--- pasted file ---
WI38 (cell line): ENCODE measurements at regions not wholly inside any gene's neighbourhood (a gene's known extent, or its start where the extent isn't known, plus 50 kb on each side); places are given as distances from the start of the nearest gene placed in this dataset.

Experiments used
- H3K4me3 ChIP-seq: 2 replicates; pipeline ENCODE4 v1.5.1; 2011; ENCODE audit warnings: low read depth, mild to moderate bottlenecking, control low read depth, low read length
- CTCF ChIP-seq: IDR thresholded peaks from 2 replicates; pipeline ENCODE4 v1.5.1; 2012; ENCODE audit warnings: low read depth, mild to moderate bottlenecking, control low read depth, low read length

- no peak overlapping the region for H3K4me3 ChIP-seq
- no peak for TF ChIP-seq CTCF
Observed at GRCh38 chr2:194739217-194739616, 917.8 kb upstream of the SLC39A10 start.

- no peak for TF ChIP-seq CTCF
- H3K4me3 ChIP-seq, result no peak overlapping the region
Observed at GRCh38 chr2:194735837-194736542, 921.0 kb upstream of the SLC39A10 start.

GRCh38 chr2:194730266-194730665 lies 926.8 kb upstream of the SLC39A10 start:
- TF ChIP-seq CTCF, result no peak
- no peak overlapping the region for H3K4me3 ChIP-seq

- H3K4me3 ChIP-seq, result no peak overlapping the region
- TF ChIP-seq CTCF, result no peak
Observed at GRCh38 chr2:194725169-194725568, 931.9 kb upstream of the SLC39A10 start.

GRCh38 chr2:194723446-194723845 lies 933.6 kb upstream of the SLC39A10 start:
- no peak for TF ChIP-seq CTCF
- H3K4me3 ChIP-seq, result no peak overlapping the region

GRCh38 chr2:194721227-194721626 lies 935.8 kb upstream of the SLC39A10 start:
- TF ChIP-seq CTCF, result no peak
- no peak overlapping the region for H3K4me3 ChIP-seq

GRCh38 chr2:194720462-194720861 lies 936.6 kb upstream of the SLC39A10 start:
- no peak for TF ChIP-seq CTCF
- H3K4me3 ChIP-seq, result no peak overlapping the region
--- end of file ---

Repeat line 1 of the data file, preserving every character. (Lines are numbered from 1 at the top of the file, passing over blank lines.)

WI38 (cell line): ENCODE measurements at regions not wholly inside any gene's neighbourhood (a gene's known extent, or its start where the extent isn't known, plus 50 kb on each side); places are given as distances from the start of the nearest gene placed in this dataset.